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intention

intention


in·ten·tion  (n-tnshn)
n.
1. A course of action that one intends to follow.
2.
a. An aim that guides action; an objective.
b. intentions Purpose with respect to marriage: honorable intentions.
3. Medicine The process by which or the manner in which a wound heals.
4. Archaic Import; meaning.

[Middle English entencioun, from Old French intention, from Latin intenti, intentin-, from intentus, intent, from past participle of intendere, to direct attention; see intend.]
Synonyms: intention, intent, purpose, goal, end, aim, object, objective
These nouns refer to what one plans to do or achieve. Intention simply signifies a course of action that one proposes to follow: It is my intention to take a vacation next month.
Intent more strongly implies deliberateness: The executor complied with the testators intent.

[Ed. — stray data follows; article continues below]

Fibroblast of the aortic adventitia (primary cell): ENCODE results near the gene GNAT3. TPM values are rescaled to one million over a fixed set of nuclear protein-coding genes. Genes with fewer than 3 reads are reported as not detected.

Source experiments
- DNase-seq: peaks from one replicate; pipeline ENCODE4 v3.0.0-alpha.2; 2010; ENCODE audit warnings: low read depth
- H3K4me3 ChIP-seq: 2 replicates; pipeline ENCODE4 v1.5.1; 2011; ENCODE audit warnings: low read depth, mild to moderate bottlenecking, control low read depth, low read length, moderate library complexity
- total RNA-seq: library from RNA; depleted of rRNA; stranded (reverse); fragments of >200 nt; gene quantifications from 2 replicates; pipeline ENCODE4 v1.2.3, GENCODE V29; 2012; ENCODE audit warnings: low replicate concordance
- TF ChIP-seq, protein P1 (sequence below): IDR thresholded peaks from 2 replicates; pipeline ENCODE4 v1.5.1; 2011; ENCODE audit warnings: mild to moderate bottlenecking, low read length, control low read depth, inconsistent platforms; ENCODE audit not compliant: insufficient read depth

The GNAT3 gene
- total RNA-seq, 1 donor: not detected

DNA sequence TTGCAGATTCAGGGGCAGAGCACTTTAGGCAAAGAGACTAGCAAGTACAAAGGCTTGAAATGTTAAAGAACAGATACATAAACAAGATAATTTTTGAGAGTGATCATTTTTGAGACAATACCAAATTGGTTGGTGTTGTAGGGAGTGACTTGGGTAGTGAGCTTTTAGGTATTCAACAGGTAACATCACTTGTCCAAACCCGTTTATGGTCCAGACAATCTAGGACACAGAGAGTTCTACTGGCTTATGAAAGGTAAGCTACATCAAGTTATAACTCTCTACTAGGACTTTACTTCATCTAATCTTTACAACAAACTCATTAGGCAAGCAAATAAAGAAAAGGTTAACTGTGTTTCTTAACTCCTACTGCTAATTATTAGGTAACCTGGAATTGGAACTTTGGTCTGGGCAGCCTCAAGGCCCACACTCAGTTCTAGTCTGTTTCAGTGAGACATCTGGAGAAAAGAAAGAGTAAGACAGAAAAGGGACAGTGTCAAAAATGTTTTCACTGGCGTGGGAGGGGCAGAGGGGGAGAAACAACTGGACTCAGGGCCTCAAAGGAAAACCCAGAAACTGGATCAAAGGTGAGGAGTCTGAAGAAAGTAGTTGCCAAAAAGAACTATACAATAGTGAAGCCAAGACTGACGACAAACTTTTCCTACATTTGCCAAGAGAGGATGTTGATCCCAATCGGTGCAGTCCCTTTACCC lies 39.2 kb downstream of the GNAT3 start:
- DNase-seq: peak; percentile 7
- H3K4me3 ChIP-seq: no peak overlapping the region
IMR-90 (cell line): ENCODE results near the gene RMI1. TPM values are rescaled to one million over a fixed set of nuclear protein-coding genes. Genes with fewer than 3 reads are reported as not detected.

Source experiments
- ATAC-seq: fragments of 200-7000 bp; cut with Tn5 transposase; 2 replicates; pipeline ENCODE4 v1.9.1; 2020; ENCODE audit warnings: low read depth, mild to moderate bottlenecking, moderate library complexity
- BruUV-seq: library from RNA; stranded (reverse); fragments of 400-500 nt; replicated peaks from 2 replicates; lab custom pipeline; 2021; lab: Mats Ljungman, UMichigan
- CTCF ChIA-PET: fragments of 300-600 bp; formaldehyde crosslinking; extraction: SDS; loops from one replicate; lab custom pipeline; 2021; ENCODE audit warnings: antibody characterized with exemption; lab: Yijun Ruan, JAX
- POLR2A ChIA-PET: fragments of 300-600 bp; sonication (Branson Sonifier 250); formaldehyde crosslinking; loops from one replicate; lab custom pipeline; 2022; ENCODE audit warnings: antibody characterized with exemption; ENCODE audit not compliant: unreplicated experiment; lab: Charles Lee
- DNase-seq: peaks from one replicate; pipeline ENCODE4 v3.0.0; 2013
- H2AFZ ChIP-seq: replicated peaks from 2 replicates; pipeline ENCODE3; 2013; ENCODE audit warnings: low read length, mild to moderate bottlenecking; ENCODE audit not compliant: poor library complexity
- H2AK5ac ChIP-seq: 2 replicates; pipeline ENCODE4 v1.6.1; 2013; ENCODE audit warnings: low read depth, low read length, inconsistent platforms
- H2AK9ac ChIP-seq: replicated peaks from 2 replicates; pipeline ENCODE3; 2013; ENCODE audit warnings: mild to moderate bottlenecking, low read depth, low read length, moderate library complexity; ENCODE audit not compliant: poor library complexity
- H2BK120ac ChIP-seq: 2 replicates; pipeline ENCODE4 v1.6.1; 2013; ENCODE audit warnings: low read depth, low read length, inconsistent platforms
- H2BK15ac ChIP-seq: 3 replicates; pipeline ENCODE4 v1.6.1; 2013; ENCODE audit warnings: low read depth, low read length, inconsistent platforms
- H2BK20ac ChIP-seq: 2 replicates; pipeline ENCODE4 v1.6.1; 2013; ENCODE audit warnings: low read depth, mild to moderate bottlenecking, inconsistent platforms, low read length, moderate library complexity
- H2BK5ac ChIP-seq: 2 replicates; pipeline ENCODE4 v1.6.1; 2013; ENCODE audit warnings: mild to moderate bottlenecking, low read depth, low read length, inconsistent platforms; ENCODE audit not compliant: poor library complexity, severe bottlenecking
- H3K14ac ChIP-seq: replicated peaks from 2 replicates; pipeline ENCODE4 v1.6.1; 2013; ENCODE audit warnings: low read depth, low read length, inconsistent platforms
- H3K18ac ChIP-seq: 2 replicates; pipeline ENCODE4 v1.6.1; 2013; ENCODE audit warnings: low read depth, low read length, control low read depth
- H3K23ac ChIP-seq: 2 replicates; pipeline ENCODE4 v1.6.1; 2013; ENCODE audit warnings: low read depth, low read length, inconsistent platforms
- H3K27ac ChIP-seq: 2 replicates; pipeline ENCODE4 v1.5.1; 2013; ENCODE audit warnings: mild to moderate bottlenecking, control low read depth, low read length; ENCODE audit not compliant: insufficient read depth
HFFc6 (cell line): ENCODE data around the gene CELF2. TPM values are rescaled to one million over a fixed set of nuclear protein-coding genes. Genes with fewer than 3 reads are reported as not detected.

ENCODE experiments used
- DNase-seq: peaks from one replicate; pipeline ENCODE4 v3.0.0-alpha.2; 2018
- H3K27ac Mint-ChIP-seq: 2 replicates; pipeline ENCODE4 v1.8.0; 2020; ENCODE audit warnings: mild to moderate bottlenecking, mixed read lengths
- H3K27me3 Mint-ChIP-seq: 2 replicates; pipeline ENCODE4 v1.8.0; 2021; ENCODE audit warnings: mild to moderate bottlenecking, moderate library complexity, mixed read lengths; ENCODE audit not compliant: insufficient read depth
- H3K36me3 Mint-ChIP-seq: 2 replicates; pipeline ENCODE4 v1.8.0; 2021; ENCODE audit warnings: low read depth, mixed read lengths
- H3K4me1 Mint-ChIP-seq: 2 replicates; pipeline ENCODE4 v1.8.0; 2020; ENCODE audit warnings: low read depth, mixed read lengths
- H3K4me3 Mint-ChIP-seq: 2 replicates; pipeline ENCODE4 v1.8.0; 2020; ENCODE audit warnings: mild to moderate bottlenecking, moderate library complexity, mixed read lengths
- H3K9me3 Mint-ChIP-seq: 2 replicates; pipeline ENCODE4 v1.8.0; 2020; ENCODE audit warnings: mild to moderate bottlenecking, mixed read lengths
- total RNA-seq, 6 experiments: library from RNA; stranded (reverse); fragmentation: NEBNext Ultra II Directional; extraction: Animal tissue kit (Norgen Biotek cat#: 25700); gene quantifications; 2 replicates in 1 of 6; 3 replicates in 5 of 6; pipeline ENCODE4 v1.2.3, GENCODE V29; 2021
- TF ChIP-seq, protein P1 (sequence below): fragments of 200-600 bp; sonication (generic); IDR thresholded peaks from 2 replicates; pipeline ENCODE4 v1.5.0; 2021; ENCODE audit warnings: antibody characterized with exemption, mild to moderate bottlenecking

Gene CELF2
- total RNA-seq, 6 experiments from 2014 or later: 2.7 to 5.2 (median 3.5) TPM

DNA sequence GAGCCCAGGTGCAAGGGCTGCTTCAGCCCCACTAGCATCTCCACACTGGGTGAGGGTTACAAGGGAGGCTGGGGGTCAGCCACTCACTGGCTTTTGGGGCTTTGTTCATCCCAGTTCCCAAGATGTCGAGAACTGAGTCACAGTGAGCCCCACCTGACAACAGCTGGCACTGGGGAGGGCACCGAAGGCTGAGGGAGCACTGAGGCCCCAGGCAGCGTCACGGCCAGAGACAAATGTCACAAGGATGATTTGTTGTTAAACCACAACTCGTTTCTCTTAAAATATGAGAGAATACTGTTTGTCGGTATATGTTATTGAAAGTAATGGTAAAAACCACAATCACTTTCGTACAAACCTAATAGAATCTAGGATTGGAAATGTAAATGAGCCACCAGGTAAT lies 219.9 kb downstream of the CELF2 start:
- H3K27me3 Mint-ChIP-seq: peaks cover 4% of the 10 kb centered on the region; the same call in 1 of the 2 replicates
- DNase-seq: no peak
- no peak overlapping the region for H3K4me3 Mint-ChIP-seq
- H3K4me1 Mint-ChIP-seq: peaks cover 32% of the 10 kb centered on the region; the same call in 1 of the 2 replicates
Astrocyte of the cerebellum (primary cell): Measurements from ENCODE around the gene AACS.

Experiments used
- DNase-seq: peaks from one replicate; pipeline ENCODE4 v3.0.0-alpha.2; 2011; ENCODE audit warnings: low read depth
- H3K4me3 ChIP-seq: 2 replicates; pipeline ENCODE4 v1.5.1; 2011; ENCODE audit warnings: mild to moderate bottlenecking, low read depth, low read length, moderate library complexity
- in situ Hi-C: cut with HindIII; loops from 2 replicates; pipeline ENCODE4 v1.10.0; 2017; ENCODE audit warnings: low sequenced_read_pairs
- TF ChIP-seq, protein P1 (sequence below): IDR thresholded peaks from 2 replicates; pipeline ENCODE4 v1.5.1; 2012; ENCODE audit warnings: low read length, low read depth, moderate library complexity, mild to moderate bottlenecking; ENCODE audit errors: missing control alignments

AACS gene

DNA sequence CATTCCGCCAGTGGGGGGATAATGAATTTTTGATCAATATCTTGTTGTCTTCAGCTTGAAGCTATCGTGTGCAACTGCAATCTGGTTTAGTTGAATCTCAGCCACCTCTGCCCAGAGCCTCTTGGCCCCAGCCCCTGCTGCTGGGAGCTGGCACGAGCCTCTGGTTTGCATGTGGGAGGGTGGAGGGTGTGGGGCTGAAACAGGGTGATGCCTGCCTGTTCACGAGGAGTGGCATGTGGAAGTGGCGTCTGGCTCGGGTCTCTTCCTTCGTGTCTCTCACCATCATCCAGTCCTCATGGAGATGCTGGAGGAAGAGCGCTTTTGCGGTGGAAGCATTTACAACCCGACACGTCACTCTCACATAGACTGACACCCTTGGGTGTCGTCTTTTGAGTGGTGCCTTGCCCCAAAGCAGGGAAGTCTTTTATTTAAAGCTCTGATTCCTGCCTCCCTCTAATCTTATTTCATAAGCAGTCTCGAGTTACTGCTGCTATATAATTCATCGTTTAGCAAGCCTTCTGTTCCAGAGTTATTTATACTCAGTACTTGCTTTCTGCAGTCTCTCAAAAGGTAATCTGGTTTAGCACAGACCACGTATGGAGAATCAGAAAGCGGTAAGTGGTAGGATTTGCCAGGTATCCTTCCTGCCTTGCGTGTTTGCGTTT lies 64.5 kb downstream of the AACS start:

Purpose strengthens the idea of resolution or determination: His purpose was to discover how long these guests intended to stay (Joseph Conrad).
Goal may suggest an idealistic or long-term purpose: The colleges goal was to raise ten million dollars for a new library.
End suggests a long-range goal: The candidate wanted to win and pursued every means to achieve that end.
Aim stresses the direction ones efforts take in pursuit of an end: The aim of most students is to graduate.
An object is an end that one tries to carry out: The object of chess is to capture your opponents king.
Objective often implies that the end or goal can be reached: The report outlines the committees objectives.


intention  /ntnn/  n. [C;U] purpose, plan: He had no intention of wearing a tie to the casual party.

Thesaurus: intention a desire, wish, goal | intent. intention

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